Wildlife and pollution: 2001-02 Annual Report
Shore, R. F.; Malcolm, H. M.; Wienburg, C. L.; Walker, L. A.; Turk, A.; Horne, J. A.. 2005 Wildlife and pollution: 2001-02 Annual Report. Peterborough, JNCC, 26pp. (JNCC Report No.352)Full text not available from this repository.
The Wildlife and Pollution contract covers a long-term monitoring programme, the Predatory Bird Monitoring Scheme (PBMS), that examines the levels of certain pollutants in selected wildlife species in Britain. The programme was started in the early 1960s, when there were serious concerns over the effects of organochlorine insecticides and organomercury fungicides on various species of birds and mammals. This early work demonstrated the effects of the organochlorines and eventually contributed to the ban on their use in the UK and abroad. The programme has subsequently assessed the success of these bans by measuring whether there has been a decline in the concentrations of organochlorine pesticides in the livers and eggs of predatory and freshwater fish-eating birds. Investigations have also been made into the levels of industrial polychlorinated biphenyls (PCBs), following their identification as pollutants in 1966. Mercury levels, derived from both agricultural and industrial sources, have also been tracked, although mercury concentrations were not measured in birds collected in 2001. In recent years, investigations have been made into the effects of the newest generation of rodenticides on barn owls Tyto alba. Northern gannet Morus bassanus eggs are also collected approximately biennially from two colonies and, when available, from other sites; eggs were last collected in 2000. This programme is now the longest-running of its kind anywhere in the world and the findings stimulate considerable interest internationally, as well as in Britain. Annual reports give an interim summary of results and every three years these annual results are gathered together into a more substantial report in which they are integrated with previous findings. The latest report of this type covers the period up to and including 2000 (Shore et al. 2005). Results are published periodically in the scientific literature. This current report presents the results of analyses carried out on material collected in 2001. It also includes a review of long-term trends in second-generation anticoagulant rodenticide residues in barn owls that occurred during the monitoring period up to and including the year 2001. The Wildlife and Pollution contract was the subject of scientific assessment within JNCC's rolling programme of peer review in autumn 1993 and was further assessed in 1996. As a result of the last two assessments, some monitoring was curtailed. Most notably, common kestrels Falco tinnunculus are no longer monitored for organochlorines. However, from 2001 onwards, kestrels will be monitored for second-generation anticoagulant rodenticides following the results from an individual study, carried out as part of the PBMS activities, which demonstrated that this species may be particularly vulnerable to exposure to these compounds (Shore et al. 2001). Carcasses and eggs of predatory bird species (such as peregrine falcon Falco peregrinus, common buzzard Buteo buteo, long-eared owl Asio otus, little owl Athene noctua, common kingfisher Alcedo atthis, great crested grebe Podiceps cristatus, and great bittern Botaurus stellaris) which do not form the core part of the PBMS, but are sent to the Centre for Ecology & Hydrology (CEH) by volunteers, are not analysed chemically. However, post-mortem examinations are carried out the carcasses, relevant information is recorded and the cause of death is determined (and reported back to the volunteer who submitted the carcass). Samples of the egg contents and body organs for these species, and samples for the species that do form part of the core monitoring, are all archived at -20°C as part of CEH's unique long-term tissue bank, and are often used in specific targeted research studies in subsequent years. Each section within the Wildlife and Pollution contract is summarised below. Each is dependent on the provision of material from amateur naturalists and other interested parties, and it is not always possible to obtain desired material for analysis, especially from remote areas.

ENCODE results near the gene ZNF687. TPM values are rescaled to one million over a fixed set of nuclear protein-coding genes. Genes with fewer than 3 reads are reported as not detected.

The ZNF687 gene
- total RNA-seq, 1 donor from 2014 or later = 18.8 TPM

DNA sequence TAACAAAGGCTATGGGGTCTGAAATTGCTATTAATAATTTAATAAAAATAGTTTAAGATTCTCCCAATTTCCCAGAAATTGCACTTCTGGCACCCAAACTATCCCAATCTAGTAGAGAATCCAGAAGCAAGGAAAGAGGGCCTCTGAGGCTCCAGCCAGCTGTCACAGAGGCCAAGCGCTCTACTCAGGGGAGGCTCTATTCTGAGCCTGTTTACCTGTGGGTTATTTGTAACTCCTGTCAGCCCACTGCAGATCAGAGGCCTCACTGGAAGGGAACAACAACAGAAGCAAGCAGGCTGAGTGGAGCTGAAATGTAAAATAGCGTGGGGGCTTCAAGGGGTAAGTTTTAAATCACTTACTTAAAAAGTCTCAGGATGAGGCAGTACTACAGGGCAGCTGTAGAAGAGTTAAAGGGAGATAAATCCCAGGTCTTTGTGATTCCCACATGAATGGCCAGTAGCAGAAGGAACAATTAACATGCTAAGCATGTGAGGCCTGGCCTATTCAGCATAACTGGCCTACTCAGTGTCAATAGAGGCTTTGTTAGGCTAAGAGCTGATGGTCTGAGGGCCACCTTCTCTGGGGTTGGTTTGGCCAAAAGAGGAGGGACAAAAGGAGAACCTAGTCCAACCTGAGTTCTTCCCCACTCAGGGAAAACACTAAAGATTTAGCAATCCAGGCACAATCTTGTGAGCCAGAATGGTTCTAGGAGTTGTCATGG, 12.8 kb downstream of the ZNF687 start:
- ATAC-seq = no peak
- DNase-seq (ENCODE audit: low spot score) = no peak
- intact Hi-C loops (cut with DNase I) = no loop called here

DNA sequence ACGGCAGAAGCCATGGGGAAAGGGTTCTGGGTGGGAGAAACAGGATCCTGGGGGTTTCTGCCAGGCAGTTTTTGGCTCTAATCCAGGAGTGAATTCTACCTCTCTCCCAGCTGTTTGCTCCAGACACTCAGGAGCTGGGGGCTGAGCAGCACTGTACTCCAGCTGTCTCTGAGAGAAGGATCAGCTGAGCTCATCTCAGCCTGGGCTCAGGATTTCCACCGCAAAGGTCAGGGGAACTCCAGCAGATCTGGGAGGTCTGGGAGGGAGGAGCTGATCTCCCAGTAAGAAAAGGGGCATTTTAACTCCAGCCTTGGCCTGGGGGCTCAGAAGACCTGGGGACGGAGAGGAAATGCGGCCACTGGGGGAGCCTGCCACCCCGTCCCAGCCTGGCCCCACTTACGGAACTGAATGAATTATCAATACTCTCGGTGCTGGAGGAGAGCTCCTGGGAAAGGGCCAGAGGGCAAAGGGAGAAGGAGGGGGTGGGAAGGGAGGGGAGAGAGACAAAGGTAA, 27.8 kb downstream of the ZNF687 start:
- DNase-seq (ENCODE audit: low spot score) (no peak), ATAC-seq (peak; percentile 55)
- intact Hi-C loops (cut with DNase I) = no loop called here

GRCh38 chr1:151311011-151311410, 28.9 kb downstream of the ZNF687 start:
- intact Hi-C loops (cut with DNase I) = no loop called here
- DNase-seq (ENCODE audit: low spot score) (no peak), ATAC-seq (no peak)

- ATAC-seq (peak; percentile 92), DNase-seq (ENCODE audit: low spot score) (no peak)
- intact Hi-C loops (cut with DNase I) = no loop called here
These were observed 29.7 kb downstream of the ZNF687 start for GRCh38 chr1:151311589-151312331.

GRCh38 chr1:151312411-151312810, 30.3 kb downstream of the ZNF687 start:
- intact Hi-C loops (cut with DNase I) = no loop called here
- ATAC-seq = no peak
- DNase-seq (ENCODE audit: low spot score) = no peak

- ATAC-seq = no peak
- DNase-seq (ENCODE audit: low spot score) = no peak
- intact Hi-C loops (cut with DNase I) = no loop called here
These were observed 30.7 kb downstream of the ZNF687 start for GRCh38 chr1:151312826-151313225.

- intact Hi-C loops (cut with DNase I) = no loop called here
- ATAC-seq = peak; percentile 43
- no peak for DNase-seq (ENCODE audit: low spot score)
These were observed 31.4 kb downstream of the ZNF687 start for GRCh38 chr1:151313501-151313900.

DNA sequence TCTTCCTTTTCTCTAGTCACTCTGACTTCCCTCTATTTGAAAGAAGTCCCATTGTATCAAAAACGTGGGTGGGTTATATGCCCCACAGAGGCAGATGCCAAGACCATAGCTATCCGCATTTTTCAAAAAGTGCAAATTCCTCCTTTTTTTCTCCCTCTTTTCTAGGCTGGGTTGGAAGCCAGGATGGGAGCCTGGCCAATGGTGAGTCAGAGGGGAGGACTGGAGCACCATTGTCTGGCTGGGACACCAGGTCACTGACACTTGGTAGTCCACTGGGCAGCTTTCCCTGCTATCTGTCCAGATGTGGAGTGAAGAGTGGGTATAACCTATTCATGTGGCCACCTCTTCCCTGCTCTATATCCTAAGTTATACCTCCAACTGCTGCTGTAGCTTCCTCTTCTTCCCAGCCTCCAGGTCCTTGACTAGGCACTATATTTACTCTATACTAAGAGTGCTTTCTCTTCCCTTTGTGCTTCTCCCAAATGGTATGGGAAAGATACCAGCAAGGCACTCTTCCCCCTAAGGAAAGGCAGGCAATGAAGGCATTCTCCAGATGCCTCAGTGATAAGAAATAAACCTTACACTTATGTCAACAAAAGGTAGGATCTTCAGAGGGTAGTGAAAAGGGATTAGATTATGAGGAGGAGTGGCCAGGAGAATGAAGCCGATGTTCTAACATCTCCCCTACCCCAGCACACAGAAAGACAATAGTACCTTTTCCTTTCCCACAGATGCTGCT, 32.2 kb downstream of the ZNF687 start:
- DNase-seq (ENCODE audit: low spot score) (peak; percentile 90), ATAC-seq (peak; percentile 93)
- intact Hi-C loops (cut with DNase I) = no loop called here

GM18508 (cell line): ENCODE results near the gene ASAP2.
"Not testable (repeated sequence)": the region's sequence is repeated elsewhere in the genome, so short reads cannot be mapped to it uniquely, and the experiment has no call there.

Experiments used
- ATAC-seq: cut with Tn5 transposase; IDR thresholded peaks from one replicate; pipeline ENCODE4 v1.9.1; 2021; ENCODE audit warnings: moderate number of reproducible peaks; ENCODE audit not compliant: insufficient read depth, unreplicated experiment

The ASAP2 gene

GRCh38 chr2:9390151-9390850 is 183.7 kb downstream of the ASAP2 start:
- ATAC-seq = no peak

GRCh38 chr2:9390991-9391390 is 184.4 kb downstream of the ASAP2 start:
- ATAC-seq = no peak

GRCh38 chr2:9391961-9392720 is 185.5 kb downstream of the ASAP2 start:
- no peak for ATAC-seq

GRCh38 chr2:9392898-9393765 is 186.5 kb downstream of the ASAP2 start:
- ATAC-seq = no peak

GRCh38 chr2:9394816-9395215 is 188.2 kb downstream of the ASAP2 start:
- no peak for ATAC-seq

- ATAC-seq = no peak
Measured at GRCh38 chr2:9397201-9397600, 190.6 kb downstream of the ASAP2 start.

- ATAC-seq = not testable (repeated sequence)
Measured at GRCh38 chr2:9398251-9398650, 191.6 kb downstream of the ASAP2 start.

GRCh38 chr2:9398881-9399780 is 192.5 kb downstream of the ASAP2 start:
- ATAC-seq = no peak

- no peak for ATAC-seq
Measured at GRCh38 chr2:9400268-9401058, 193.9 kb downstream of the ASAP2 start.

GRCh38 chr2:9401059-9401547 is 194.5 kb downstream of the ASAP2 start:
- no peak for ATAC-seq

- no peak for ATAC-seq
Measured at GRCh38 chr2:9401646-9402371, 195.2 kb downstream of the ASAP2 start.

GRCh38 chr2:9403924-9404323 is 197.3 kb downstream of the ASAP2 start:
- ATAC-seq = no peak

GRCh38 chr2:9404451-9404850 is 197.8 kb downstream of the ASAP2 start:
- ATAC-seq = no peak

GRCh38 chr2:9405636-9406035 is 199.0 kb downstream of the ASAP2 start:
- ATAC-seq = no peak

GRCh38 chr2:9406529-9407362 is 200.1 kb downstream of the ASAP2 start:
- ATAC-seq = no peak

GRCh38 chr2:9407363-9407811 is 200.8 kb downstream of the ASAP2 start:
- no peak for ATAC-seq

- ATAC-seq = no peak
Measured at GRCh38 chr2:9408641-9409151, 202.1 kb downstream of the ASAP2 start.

|Item Type:||Report (UNSPECIFIED)|
|Programmes:||CEH Programmes pre-2009 publications > Biogeochemistry > SE01B Sustainable Monitoring, Risk Assessment and Management of Chemicals|
|CEH Sections:||_ Ecological Risk|
|Additional Keywords:||Monitoring, pbms|
|NORA Subject Terms:||Zoology
Ecology and Environment
|Date made live:||18 Mar 2009 15:37|
Actions (login required)